A fictionalised biography of David Hockney
Life of David Hockney: A Novel. By Catherine Cusset. Translated by Teresa Lavender Fagan. Other Press; 192 pages; $15.99 and £12.99
READING “LIFE OF DAVID HOCKNEY” somehow mimics the experience of looking at a painting by the artist. Famous for his bright, flat compositions, Mr Hockney re-energised figurative painting at a time when most of his contemporaries considered it “anti-modern”. Catherine Cusset’s writing, translated from the French by Teresa Lavender Fagan, echoes that vivid style. The author moves swiftly through Mr Hockney’s life, painting a fictional portrait of his adolescence in working-class Yorkshire through to his globe-trotting adulthood as one of Britain’s most famous living artists. The result is a compelling picture of a man who himself changed portraiture.
Writing an imagined biography of a living artist is a risky move, and perhaps a strange one (novels about dead figures are more common). In her introduction to the English edition, Ms Cusset explains simply that Mr Hockney’s life took hold of her. “When I read about him, something happened. He started to live in my head like a character.” In her writing, the character of Hockney comes fully to life, too. The flesh-and-blood painter agreed to have lunch with Ms Cusset after reading the book, and though she doesn’t include Mr Hockney’s verdict in her introduction, the lunch sounds pleasant enough to indicate that he liked the novel, or, at the very least, appreciated its artifice.
After all, Mr Hockney himself is a master of reconstructing the real. Early in the novel, Hockney has a revelation: “Nature and artifice were thus not at odds, any more than were the figurative and abstraction, poetry and graffiti, quotes and originality, playing and reality.” This idea frees him to paint what he wants: California swimming pools, gay couples and naked men, all in bright hues. It also seems to free Ms Cusset to combine the facts of Mr Hockney’s life with her own imagination.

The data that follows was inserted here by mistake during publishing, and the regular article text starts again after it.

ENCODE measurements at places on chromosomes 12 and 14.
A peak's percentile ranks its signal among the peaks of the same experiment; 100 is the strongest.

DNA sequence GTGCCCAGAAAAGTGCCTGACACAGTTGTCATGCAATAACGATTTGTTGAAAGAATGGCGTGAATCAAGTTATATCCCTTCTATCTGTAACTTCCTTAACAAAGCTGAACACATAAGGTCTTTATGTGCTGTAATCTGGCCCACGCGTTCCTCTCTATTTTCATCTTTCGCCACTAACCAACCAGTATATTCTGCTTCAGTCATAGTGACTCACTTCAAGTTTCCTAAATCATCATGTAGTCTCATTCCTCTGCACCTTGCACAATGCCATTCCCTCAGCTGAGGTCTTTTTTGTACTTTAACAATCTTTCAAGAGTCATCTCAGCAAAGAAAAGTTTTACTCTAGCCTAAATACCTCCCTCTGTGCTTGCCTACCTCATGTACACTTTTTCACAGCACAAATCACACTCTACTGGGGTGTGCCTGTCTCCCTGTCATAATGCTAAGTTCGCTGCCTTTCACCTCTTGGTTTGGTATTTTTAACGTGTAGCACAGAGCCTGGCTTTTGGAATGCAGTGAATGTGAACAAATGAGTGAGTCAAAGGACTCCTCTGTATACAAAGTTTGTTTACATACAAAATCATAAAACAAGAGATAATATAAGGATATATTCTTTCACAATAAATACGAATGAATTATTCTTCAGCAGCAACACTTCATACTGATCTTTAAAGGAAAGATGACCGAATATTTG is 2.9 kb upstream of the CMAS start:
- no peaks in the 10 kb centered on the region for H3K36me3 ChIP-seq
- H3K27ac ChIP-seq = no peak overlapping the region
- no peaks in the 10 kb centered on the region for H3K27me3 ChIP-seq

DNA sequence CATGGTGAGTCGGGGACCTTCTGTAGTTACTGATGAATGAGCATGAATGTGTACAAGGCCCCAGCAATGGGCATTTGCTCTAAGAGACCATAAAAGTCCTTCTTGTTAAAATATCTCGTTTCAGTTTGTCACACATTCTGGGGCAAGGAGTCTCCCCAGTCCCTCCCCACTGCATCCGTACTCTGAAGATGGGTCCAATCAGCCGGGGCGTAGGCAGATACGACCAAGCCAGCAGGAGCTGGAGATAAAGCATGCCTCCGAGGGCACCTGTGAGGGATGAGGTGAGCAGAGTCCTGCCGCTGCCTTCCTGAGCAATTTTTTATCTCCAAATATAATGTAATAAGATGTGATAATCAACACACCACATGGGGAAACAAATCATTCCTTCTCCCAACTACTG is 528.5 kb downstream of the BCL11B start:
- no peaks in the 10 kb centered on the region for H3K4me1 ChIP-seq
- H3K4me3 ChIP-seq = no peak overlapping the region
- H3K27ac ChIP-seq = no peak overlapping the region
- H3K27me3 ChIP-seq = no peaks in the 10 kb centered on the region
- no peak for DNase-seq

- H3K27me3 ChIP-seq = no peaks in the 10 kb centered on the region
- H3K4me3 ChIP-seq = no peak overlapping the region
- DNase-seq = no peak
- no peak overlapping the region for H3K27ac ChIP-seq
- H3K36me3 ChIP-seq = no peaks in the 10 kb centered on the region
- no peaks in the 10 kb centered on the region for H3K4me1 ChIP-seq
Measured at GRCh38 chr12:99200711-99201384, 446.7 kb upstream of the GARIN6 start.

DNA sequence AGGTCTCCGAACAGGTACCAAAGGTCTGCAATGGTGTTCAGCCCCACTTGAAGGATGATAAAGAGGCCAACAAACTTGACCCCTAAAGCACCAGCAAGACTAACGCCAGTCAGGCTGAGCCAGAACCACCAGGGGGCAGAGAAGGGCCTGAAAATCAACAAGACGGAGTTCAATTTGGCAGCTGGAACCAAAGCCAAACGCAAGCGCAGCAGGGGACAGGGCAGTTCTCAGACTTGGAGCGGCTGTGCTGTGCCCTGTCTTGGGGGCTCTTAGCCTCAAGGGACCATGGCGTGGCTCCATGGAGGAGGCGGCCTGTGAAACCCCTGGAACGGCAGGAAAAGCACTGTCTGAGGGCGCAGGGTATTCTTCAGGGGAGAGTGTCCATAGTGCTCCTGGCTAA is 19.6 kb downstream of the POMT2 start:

In her telling, Hockney is an eternal innocent, almost a Peter Pan figure. He devotes his life in equal measure to art and to the dream of “free love, without ties, without jealousy, without guilt. Just pleasure to give and receive.” Ms Cusset never romanticises this dream. Instead, she traces its progression from idealism to selfishness. By middle age, her Hockney has forgotten how love works, refusing to feel guilt and refusing to take responsibility. It takes a teenager to remind him, with “the clarity of childhood”, that he has to treat others as people, not as subjects.
Ms Cusset writes with a nearly childish clarity, too, and the result is both unsettling and effective. For much of the novel, she describes Hockney’s emotions with unusual baldness, flattening his inner life. Like Mr Hockney, she mixes lush visuals with pervasive melancholy, and as her subject reaches belated maturity, her prose grows increasingly nuanced. By the book’s end, the great painter feels fragile and accessible, both a legend and a fallible man. This trajectory mirrors Mr Hockney’s artistic process.
Ms Cusset sees Hockney as using portraiture as a way of coming to terms with his life. With “Portrait of an Artist”, he grapples with the failure of his first relationship by painting his ex-boyfriend “as an artist, not as a lover”. In “My Parents”, he allows himself to show the elder Hockneys “chained together, but separated, each enclosed in his or her solitude”. These are emotional, exposed paintings: looking at them feels intimate, sometimes to an unsettling degree. The same could be said of Ms Cusset’s novel.